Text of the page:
Why Employee Performance Reviews Are So Old School
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Why Employee Performance Reviews Are So Old School

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A growing trend among large companies is likely to bring about a huge sigh of relief from employees and managers – getting rid of the dreaded annual performance reviews. 

Accenture, a business management company made up of about 330,000 employees, announced this week that as of September, annual performance reviews would be disbanded. The company plans to implement a more fluid system that would allow for immediate employee feedback on an ongoing basis. 

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The firm is joining a small but influential number of companies that no longer rely on performance reviews. Expedia, Adobe Systems, Gap, Microsoft, Deloitte, and Medtronic are other notable companies that have revamped how they give employees feedback and how they evaluate their work.   

Cliff Stevenson, senior research analyst at the Institute for Corporate Productivity, estimates that about 10 percent of companies no longer require annual reviews, up 6 percent in two years. “Still not overwhelming numbers, because I think these things take time and a lot of companies typically like to do a ‘wait and see’ approach and see how other companies do,” Stevenson says. 

Stevenson warns that companies that terminate the process need to make a cultural shift of how performance is evaluted, rather than just getting rid of the process. “You can get rid of the rating system and still have the same results if you don’t change the entire idea of letting the employees be part of their own career development and their own performance discussions,” says Stevenson.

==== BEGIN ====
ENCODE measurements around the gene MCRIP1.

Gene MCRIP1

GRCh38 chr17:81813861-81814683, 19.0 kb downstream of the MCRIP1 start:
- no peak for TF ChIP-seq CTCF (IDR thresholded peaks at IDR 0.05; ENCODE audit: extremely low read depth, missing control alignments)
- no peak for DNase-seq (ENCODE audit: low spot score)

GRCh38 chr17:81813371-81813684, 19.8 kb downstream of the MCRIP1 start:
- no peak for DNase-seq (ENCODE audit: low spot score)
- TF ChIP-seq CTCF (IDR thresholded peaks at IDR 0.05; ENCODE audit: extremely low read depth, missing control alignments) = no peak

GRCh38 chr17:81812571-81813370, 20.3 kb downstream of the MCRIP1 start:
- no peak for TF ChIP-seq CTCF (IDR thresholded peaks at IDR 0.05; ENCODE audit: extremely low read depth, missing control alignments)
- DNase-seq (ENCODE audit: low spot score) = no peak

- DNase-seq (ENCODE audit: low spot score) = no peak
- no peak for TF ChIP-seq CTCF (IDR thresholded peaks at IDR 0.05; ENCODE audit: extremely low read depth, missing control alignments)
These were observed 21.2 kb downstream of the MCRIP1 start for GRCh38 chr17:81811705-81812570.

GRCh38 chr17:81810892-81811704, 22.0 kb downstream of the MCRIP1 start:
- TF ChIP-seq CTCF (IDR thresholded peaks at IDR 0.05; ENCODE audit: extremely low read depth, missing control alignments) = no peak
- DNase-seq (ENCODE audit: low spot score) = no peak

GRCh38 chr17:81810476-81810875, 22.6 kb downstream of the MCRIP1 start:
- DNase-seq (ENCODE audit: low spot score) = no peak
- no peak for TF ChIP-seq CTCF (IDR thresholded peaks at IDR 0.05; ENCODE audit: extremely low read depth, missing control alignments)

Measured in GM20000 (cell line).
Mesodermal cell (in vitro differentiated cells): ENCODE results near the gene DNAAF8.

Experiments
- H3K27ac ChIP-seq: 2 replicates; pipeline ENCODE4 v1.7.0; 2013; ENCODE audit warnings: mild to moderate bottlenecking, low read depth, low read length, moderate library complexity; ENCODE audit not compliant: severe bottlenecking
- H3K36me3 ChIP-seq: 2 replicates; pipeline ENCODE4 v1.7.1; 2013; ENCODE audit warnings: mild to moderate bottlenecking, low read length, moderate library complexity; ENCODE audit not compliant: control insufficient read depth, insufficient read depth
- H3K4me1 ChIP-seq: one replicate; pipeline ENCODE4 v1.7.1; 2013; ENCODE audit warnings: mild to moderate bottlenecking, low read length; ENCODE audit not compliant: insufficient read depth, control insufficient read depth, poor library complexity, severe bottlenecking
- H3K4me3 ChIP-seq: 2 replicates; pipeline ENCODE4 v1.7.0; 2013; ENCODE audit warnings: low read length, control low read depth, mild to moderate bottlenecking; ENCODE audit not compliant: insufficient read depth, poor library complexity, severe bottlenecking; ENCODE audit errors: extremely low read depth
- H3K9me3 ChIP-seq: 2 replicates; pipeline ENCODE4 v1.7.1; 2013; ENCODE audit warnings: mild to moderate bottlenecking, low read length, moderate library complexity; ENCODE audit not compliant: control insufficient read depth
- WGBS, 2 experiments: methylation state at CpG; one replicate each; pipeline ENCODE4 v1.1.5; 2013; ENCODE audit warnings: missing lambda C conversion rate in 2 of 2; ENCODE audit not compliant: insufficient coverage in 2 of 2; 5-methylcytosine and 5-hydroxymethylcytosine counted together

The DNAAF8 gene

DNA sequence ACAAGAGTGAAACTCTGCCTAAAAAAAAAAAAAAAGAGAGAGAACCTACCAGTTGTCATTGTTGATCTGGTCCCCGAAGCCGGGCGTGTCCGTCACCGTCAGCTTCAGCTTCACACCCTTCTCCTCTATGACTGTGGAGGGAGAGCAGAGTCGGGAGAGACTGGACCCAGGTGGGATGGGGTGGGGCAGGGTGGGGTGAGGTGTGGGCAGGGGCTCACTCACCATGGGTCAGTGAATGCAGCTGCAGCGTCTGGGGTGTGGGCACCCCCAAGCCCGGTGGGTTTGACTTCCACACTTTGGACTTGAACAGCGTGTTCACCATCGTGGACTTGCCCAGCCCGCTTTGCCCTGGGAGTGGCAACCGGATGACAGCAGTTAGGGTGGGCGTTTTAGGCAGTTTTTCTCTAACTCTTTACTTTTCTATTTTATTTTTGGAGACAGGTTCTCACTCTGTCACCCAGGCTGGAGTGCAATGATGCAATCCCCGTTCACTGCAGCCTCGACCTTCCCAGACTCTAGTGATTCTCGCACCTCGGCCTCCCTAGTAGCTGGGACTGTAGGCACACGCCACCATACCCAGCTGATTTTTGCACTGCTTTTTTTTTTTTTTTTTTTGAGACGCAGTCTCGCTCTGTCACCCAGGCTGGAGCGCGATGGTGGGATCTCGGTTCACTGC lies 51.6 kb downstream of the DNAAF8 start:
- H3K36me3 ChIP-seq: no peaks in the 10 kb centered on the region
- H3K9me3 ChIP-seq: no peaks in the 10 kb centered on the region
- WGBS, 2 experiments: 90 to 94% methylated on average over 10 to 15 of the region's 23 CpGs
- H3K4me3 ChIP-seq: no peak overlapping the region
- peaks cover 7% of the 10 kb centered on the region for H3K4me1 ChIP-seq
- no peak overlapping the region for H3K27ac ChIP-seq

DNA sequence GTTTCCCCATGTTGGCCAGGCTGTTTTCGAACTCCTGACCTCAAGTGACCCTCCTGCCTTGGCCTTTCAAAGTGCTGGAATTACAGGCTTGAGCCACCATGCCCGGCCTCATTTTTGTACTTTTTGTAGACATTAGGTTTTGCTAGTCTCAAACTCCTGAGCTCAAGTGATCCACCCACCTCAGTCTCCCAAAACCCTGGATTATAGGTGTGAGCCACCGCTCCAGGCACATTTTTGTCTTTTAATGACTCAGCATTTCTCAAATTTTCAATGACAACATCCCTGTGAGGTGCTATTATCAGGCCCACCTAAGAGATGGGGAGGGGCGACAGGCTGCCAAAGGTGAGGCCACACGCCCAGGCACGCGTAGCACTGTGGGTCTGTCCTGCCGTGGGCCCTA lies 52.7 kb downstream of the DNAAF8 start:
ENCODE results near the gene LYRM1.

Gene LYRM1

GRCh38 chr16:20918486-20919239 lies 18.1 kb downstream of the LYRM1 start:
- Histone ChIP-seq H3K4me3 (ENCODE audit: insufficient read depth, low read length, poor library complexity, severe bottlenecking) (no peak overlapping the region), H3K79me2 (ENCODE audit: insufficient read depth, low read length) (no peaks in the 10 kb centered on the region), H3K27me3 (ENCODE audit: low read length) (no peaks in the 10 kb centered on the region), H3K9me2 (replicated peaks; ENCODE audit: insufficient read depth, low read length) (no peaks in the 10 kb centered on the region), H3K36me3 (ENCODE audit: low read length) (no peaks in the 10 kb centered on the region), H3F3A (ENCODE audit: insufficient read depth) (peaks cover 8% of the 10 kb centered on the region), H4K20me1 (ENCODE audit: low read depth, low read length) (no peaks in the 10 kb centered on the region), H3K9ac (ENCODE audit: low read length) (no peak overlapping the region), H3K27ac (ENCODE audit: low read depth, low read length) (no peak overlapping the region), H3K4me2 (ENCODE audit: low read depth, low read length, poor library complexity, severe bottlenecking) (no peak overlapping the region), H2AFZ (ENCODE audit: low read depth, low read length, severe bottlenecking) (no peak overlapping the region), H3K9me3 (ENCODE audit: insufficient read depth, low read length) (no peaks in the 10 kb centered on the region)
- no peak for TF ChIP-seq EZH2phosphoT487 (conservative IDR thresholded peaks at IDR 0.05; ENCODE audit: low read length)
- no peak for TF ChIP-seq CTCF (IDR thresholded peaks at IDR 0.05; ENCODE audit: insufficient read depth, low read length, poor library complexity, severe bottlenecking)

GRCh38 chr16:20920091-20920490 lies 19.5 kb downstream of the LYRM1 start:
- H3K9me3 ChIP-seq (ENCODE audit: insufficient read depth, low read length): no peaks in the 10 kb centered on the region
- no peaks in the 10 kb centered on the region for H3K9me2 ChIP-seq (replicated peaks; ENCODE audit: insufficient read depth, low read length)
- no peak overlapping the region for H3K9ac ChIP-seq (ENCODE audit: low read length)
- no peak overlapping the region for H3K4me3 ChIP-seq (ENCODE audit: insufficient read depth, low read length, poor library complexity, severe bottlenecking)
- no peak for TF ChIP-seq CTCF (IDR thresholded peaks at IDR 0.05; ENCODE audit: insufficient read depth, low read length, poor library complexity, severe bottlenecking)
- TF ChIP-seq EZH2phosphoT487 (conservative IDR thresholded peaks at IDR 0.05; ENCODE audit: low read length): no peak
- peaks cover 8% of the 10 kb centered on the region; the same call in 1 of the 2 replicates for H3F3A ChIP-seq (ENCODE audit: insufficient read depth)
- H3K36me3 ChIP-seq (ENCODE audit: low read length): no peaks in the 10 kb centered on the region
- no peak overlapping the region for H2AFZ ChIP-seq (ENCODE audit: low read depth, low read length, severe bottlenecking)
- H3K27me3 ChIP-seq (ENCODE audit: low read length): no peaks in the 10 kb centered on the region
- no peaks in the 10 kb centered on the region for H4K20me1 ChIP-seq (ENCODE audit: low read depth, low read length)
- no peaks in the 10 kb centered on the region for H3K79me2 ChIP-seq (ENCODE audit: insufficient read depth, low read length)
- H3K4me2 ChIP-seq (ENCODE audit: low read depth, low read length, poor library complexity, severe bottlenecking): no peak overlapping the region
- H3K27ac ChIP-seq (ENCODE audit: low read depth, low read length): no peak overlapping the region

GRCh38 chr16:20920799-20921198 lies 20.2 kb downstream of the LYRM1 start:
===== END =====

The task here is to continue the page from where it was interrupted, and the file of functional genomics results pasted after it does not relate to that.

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Adobe is one example of a company that had difficulty convincing its employees that eliminating reviews wasn’t just an HR gimmick. Early on, employees were suspicious and assumed a similar process would just replace the old one. However, the employees realized over time that the new tactics taken to judge their performance, such as customer satisfaction and time spent on a particular task, were actually fair ways to measure their work. 

Ironically, Adobe realized that the new system took up a considerable increase in time. Managers spent about an hour per week discussing employee performance, rather than just eight to ten hours per year as in the past. However, even though the average amount of time spent increased, Adobe recognized the benefits outweighed the negatives of the new system. The company was seeing both an increase in employee performance and a rise in employee engagement.      

The annual performance review is also costly to companies. A company with about 10,000 employees spends around $35 million a year to conduct annual reviews, according to information CEB told The Washington Post. In addition, the average manager dedicates over 200 hours a year on tasks related to performance reviews.

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A recent study conducted by consulting firm Achievers found that the majority of CEOs and HR professionals polled agreed that annual, process-driven feedback systems are ineffective and recognized the practice was disliked by employees. Most companies still kept the practice, however, because the annual performance review is a traditional process ingrained in managerial and organizational DNA.  

Stevenson believes that eventually, technology is going to take the place of the annual performance review. Data is already automatically being collected on employees and soon, if not now, employers will learn how to break down the information collected. Examples include how much time someone spends on the computer, social network analysis to see who is talking to whom, who emails are being sent to, the volume of emails sent, and much more. 

Even though the trend hasn’t completely taken off yet, most data points toward annual performance reviews eventually becoming an obsolete and archaic practice.  

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